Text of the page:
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Subtitles for Theatre: Improve Accessibility, Inclusion and Engagement

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Subtitles in theatre refer to text displayed on or near the stage that transcribes dialogue and other audible elements during a performance. Subtitles serve an important purpose in making theatre productions more accessible to those with hearing impairments or other auditory challenges. They allow audience members who may have difficulty hearing or processing the audio to still fully experience and understand the performance.

Subtitles can be beneficial for a variety of reasons:

  • They enable those with hearing loss to follow the story and dialogue. This includes those who are deaf, hard of hearing, or have auditory processing disorders.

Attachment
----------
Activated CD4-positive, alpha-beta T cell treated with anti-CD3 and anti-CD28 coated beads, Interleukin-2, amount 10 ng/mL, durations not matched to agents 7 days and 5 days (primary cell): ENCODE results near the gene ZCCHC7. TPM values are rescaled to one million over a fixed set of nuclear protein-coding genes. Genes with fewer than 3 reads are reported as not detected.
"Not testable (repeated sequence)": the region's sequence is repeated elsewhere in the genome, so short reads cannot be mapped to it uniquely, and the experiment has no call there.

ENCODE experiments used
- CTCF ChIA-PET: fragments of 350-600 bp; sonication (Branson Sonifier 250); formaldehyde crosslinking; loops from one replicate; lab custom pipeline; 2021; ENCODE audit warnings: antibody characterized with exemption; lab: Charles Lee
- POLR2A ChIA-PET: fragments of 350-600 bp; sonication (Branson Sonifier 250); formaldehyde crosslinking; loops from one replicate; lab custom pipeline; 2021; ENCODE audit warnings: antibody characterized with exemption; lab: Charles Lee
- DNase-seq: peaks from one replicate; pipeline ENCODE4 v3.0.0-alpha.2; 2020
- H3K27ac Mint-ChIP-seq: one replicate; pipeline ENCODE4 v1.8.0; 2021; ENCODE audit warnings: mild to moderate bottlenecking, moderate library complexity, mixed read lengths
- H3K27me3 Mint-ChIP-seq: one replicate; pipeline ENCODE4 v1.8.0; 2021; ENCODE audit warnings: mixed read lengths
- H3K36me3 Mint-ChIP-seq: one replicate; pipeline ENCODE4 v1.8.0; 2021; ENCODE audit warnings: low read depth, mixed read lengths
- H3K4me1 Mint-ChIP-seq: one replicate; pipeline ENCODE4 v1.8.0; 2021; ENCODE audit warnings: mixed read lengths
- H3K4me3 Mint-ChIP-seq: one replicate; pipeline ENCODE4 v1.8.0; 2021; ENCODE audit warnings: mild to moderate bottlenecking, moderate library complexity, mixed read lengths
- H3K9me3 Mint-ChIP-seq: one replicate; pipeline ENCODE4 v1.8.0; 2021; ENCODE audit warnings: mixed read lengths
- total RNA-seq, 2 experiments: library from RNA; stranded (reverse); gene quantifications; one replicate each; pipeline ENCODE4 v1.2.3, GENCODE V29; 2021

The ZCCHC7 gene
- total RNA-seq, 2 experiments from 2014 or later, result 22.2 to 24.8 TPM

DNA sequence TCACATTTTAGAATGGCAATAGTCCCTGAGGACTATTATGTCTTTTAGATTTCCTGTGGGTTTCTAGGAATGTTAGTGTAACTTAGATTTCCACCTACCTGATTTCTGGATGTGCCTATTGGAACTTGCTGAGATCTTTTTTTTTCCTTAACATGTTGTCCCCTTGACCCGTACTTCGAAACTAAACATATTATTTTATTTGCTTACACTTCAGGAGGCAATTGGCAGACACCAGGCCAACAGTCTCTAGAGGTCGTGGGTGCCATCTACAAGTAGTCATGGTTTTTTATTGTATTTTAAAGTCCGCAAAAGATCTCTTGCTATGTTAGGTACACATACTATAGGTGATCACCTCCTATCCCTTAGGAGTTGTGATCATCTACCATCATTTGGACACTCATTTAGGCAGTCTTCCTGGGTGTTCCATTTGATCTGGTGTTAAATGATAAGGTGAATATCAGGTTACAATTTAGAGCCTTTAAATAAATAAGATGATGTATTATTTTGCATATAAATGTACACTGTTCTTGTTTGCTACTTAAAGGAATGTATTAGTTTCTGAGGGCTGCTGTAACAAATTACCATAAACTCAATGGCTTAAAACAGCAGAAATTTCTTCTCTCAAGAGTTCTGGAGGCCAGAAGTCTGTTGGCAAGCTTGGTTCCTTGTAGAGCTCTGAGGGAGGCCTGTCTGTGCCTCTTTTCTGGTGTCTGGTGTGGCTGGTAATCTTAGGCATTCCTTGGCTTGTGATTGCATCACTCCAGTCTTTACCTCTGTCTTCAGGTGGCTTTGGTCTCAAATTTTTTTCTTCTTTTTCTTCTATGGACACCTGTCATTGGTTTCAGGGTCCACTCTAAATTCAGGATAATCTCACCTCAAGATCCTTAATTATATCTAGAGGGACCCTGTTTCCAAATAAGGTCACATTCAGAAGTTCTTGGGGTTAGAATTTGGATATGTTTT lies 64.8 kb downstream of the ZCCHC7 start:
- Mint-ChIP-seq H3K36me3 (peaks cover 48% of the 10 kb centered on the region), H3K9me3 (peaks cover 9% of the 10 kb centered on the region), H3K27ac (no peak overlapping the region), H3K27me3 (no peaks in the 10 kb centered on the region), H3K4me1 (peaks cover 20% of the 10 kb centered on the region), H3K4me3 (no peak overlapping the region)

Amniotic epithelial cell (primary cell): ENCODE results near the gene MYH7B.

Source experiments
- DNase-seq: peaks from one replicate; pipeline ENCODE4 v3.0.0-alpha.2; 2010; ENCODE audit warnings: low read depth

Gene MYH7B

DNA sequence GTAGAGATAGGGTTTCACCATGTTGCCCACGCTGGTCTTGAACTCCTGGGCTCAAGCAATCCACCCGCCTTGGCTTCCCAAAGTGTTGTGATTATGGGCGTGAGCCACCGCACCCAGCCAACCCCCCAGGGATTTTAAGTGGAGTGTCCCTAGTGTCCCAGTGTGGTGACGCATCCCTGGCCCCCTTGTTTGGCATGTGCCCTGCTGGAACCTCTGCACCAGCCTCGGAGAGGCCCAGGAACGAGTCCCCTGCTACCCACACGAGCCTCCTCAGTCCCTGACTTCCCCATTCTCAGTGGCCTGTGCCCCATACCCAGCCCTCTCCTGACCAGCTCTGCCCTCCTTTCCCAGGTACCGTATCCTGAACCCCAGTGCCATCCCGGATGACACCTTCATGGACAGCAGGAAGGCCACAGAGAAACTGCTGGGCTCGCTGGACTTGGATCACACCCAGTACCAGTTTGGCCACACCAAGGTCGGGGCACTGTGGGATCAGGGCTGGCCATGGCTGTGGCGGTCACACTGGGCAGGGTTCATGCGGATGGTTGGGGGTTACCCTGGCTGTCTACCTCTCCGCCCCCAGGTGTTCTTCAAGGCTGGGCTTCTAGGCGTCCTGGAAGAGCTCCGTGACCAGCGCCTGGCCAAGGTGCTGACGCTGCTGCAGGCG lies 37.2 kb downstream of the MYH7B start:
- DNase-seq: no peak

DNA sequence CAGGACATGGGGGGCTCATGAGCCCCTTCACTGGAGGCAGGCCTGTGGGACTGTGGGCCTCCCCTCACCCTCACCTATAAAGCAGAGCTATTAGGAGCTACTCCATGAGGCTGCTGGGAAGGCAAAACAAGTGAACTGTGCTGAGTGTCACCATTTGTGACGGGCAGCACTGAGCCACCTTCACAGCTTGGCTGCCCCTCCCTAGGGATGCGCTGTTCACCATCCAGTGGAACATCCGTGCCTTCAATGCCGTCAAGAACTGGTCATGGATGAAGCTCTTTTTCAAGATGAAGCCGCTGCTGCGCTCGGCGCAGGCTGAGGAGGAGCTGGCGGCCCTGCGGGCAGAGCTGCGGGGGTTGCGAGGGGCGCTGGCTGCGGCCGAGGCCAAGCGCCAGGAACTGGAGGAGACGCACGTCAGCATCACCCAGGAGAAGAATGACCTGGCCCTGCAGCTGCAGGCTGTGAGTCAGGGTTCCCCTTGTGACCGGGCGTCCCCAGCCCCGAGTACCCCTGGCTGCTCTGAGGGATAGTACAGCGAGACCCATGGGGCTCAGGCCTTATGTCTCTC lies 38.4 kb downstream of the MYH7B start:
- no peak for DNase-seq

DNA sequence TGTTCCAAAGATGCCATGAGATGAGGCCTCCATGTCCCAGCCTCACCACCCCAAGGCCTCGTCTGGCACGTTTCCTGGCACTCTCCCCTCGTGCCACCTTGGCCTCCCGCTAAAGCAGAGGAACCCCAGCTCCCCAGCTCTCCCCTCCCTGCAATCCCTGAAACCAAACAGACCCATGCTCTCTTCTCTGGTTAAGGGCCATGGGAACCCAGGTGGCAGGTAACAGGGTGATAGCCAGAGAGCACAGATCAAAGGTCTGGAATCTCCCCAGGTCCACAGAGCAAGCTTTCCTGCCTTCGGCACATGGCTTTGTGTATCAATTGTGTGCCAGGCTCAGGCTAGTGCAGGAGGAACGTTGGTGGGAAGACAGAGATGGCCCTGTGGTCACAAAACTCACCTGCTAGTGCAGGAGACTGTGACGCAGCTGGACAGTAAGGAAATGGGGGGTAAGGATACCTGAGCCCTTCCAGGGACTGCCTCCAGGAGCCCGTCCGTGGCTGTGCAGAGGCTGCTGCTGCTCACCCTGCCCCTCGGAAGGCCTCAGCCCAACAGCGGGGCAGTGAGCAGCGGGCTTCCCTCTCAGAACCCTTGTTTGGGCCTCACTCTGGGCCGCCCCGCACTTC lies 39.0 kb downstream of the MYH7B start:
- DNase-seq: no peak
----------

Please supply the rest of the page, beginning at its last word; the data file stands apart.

• They can aid comprehension for non-native language speakers watching a performance in their second language.
  • They can help in situations where the acoustics of a theatre space make hearing difficult.
  • They allow audience members to fully focus visually on the action on stage without having to divide their attention between listening and watching.

The use of subtitles is part of a growing movement towards making theatre and the arts more inclusive and accessible to all. Providing subtitles helps break down barriers to participation for those with hearing challenges. As theatre companies strive to better serve diverse audiences, exploring subtitles is an important consideration.

Benefits of Subtitles